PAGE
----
$

862,216

$

885,369

The weighted average interest rate on total debt outstanding at March 31, 2024 and December 31, 2023 was 6.6% and 6.8%, respectively.

On August 1, 2022, we entered into the Third Amended and Restated Credit Agreement (the “Amended Credit Agreement”), which increased our term loan to an aggregate principal amount of $945.0 million (the “Term Loan”) and increased our revolving credit facility to $325.0 million (the “Revolving Credit Facility”), under which the lenders agreed to make loans on a revolving basis from time to time and to issue letters of credit for up to the $325.0 million committed amount. The maturity date of the Amended Credit Agreement is August 1, 2027. At March 31, 2024, commercial letters of credit outstanding were $51.6 million. There were no outstanding borrowings under the Revolving Credit Facility, and available borrowing capacity was $273.4 million at March 31, 2024.

The Amended Credit Agreement contains various restrictive and financial covenants including, among others, a net senior debt/EBITDA ratio and minimum EBITDA to cash interest ratio. In addition, the Amended Credit Agreement

16

includes restrictions on investments, change of control provisions and provisions in the event we dispose of more than 20% of our total assets. We were in compliance with the covenants for the Amended Credit Agreement at March 31, 2024.

On January 31, 2023, we entered into an interest rate swap agreement to manage our exposure to the fluctuations in variable interest rates. The swap effectively exchanged the interest rate on $300.0 million of the debt outstanding under our Term Loan from variable to a fixed rate of 4.095% per annum, plus an applicable margin, which was 2.00% at March 31, 2024. The interest rate swap matures on January 31, 2025. See Note 8 – “Derivative Instruments”.

Canadian Credit Facilities

We have credit facilities totaling $14.0 million in Canadian dollars for the purposes of issuing commercial letters of credit and providing funding for working capital. At March 31, 2024, commercial letters of credit outstanding were $0.9 million in Canadian dollars and there were no outstanding borrowings. Available capacity at March 31, 2024 was $13.1 million in Canadian dollars.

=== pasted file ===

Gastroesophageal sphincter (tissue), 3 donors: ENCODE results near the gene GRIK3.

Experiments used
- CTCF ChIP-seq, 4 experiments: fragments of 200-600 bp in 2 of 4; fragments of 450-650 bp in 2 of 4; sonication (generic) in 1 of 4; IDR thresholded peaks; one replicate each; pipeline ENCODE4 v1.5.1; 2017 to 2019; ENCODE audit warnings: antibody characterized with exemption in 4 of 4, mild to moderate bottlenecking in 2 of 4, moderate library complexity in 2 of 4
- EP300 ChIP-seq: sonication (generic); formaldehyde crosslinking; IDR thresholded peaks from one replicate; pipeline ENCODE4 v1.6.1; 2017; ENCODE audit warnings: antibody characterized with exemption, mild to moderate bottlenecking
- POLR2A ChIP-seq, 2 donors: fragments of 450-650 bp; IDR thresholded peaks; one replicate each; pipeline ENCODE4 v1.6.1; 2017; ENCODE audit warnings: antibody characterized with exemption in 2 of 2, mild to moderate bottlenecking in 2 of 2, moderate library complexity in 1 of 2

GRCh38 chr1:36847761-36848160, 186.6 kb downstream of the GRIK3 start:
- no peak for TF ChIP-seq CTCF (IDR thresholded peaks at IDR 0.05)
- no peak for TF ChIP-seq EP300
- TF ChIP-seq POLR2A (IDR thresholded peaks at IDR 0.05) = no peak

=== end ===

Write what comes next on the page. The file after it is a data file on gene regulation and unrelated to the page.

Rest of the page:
Note 8 — Derivative Instruments

We are exposed to certain market risks related to changes in interest rates. To monitor and manage these market risks, we have established risk management policies and procedures. We do not enter into derivative instruments for any purpose other than hedging interest rate risk. None of our derivative instruments are used for trading purposes.

Interest Rate Risk. We are exposed to variable interest rate risk as a result of variable-rate borrowings under our Amended Credit Agreement. To manage fluctuations in cash flows resulting from changes in interest rates on a portion of our variable-rate debt, we entered into an interest rate swap agreement on January 31, 2023, with a notional amount of $300.0 million. The swap was not designated as a hedge for accounting purposes. The swap effectively changes the variable-rate cash flow exposure on the debt obligations to fixed rates. The fair value of outstanding interest rate swap derivatives can vary significantly from period to period depending on the total notional amount of swap derivatives outstanding and fluctuations in market interest rates compared to the interest rates fixed by the swap. As of March 31, 2024, and December 31, 2023, our outstanding interest rate swap agreement contained a notional amount of $300.0 million maturing on January 31, 2025.